culturally, it’s often conflated with self-sufficiency; in my opinion (this is all my opinion) a deadly mistake. self-sufficiency is a deadly mistake, if not for the individual who mistakenly believe themselves to have achieved it, then for the network of exploited individuals and resources abandoned unacknowledged in their wake. self-sufficiency is the big american entitlement, yet more toxic detritus of manifest destiny, that attractive delusion feeding into many of our most destructive behaviors: isolating and estranging us to the extent of normalizing homelessness.
agency is the rate of exchange for an ever decreasing percentage of the populous grinding planetary resources to worse than nothing as a means of maintaining their illusion of self-sufficiency.
that’s right. you heard me. i am positing that the illusion of self-sufficiency strips us of agency. not just one side or the other of the privilege divide. it’s both sides and the infinity of shades in the middle. everyone and everything is impacted by this destructive illusion. we’re all in this together, kids: realization no. 1 of claiming agency for yourself.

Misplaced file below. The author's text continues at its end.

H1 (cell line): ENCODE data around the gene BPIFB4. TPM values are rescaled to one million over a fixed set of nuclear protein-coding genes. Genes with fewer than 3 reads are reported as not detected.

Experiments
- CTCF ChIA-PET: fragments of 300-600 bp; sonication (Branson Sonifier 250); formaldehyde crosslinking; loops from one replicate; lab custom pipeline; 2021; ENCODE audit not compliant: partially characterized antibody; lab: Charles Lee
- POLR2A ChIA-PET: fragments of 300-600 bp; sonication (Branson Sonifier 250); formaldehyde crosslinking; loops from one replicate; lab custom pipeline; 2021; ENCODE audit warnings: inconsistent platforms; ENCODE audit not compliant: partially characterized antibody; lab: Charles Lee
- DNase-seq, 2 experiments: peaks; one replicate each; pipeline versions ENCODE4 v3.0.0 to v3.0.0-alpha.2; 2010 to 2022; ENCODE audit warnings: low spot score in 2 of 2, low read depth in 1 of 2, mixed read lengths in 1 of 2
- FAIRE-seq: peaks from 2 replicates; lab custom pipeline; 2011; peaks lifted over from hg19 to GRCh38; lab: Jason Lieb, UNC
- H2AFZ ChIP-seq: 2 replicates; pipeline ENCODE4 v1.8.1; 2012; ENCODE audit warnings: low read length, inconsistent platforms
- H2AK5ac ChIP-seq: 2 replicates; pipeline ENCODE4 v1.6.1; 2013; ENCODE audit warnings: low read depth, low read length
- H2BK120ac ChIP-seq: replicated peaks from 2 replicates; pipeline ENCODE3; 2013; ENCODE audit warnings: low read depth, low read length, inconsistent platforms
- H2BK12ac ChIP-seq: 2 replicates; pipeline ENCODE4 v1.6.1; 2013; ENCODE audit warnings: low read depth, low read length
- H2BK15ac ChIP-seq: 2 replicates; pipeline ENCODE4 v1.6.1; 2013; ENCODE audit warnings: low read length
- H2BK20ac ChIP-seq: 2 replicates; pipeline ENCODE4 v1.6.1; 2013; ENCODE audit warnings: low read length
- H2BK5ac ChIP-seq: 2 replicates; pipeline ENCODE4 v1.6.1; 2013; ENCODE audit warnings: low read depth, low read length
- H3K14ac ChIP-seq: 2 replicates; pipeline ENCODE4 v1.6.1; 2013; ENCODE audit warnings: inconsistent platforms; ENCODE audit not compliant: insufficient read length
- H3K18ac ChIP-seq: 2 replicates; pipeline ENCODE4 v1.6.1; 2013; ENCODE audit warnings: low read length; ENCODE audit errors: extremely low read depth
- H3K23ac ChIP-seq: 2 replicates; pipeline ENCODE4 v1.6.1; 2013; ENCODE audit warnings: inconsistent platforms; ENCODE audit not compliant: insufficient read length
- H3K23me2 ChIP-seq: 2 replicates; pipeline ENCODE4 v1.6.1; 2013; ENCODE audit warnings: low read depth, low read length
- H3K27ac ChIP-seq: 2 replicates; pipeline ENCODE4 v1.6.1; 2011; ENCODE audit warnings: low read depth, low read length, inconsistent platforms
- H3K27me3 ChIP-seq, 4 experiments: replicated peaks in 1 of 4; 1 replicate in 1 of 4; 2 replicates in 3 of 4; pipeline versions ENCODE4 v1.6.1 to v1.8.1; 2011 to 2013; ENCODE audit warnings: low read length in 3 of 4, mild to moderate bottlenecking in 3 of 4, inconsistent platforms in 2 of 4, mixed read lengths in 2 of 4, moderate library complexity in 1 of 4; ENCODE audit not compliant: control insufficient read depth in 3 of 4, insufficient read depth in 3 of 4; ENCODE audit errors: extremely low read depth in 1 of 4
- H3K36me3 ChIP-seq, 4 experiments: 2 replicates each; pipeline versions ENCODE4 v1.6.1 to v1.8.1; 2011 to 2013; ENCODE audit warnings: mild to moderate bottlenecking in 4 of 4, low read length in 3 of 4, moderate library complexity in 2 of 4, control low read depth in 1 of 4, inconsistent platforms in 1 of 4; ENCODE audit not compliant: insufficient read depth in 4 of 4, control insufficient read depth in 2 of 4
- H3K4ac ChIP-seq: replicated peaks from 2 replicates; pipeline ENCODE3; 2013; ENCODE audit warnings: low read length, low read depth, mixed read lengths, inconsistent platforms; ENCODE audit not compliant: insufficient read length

among the privileged, the way the mechanism works is: you have things that others do not. with the things that you have, you are able to get more things. material things, sure, but also immaterial ones, matters seemingly assumed among those fortunate enough to enjoy them:
social acceptance a reasonable path to sufficient employment privacy access to profitable network connections praise and acknowledgement upward mobility in the job market the ability to move through public spaces without suspicion non-judgmental assistance from healthcare providers sufficient access to healthcare respect in the workplace employment security effort resulting in some degree of intended achievement, not punishment
one does not want to lose those things they have, of course they don’t! so they refuse to investigate why such intangibles are so easily obtained; in fact, many will become confused and even outraged at the suggestion that they have access to intangibles others do not. this is a defense mechanism.
not investigating the roots of privilege means conformity. plugging in to the system. not thinking too hard. not questioning very much. not taking responsibility or even acknowledging the potential for one’s environmental, economic, social, or emotional impacts. an individual benefiting from multiple privileges denying they have privilege, that is a core demonstration of someone who has not developed agency.